Occupy Wall Street Goes to School

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In weekly spring training sessions, protesters are learning new tactics for getting around the police. 

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Julie Dermansky

Occupy Wall Street's winter hibernation is over. As blossoms appear on New York City trees, activists are gathering at their new base in Union Square to launch an "American Spring," though anti-police overtones threaten to drown out the movement's central message. Bloomberg's administration has imposed a 12 a.m. curfew to prevent a new encampment from rising, and demonstrators are responding to the nightly police crackdowns with street theater and elaborate cat-and-mouse games.

For all their irreverence, the protesters are becoming serious about their tactics. Over the next few weeks, demonstrators will take part in hundreds of training sessions in all 50 states. This weekend in New York, activists learned how to form human walls, surround each other in tightly locked circles, and scatter to pose as normal civilians, a technique that enables them to get around police lines before regrouping. Classes in New York will continue every Friday and culminate in a major protest on May 1.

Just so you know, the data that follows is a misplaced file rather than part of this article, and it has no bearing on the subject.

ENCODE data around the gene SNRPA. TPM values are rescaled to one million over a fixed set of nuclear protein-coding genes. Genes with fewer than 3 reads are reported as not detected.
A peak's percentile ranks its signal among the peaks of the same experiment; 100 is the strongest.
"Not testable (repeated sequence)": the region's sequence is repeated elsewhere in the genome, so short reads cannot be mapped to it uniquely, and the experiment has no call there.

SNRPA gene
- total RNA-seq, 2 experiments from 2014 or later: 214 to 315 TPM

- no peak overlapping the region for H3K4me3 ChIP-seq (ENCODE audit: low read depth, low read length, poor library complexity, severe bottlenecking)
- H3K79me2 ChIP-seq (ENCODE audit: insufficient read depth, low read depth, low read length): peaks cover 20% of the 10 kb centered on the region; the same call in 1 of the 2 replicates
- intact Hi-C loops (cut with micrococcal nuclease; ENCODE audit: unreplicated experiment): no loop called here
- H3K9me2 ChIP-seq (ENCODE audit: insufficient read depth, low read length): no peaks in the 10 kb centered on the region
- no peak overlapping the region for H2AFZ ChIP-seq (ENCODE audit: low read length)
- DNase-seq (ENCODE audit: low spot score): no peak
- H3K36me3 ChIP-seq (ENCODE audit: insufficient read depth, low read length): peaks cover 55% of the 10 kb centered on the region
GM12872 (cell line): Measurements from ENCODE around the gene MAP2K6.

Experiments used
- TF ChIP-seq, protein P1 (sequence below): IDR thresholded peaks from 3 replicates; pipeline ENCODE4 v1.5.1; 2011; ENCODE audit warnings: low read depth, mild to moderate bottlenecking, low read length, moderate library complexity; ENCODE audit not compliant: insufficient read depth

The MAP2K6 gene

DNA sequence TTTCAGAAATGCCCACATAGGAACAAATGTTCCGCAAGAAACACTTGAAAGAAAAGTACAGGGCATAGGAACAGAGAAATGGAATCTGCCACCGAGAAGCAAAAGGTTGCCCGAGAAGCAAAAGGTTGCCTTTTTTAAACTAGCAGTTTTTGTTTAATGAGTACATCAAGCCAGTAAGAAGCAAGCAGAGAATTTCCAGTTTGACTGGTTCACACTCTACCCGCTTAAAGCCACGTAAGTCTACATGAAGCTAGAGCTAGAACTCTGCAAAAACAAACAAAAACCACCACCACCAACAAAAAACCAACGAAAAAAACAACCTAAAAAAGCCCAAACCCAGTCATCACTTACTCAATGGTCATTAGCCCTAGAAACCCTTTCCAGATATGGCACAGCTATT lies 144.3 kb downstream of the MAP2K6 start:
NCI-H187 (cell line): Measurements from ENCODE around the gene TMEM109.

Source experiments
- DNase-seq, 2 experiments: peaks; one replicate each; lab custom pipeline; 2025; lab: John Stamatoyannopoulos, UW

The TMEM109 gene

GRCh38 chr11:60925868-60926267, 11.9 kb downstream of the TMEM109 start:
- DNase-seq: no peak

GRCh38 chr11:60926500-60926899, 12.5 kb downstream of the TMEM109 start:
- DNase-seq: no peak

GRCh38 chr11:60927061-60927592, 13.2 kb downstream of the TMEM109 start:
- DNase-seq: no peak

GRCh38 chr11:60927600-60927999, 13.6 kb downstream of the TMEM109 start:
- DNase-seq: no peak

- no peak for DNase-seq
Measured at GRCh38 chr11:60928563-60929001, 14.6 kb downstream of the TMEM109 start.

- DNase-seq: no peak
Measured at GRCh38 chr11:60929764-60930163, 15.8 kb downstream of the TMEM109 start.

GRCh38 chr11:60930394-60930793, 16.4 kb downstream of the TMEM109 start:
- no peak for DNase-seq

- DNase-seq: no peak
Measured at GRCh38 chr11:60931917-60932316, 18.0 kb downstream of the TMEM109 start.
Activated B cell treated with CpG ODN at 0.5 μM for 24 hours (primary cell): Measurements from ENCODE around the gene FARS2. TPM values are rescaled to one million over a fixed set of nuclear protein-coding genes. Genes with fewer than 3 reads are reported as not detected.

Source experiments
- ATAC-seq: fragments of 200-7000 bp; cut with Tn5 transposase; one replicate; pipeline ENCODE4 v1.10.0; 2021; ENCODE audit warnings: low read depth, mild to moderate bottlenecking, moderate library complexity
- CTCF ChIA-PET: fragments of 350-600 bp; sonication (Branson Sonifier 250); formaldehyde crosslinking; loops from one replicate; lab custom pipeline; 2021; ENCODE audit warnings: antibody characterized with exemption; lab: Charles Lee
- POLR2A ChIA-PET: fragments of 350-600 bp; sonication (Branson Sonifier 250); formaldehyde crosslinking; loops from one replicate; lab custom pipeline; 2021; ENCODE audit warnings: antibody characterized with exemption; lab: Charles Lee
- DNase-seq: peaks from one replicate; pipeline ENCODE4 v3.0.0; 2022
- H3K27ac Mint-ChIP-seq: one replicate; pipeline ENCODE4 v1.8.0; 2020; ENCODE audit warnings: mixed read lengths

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Julie Dermansky is a multimedia reporter and artist based in New Orleans. She is an affiliate scholar at Rutgers University's Center for the Study of Genocide and Human Rights. Visit her website at www.jsdart.com.

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